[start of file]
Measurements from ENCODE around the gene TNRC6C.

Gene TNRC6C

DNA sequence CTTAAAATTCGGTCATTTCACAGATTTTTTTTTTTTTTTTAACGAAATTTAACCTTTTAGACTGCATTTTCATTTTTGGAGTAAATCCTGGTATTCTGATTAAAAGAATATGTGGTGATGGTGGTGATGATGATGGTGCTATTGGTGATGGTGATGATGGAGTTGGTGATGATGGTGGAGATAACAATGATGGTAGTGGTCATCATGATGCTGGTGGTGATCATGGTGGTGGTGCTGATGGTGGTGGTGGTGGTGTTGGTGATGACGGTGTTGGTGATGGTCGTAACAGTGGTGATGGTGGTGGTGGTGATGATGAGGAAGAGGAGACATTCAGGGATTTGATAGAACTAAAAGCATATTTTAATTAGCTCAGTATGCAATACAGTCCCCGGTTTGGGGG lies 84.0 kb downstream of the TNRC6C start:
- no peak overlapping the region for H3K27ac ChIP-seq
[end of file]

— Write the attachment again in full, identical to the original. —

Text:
Measurements from ENCODE around the gene TNRC6C.

Gene TNRC6C

DNA sequence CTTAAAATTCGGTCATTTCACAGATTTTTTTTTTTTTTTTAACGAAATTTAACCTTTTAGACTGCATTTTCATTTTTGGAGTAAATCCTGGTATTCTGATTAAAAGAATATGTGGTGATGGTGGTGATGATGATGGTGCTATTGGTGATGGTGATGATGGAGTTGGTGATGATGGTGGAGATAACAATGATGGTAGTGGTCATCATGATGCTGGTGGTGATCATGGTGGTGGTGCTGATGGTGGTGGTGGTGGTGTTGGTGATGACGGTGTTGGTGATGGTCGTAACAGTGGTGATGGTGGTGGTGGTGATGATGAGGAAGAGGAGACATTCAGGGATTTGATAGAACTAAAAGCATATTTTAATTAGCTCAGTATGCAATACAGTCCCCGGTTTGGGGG lies 84.0 kb downstream of the TNRC6C start:
- no peak overlapping the region for H3K27ac ChIP-seq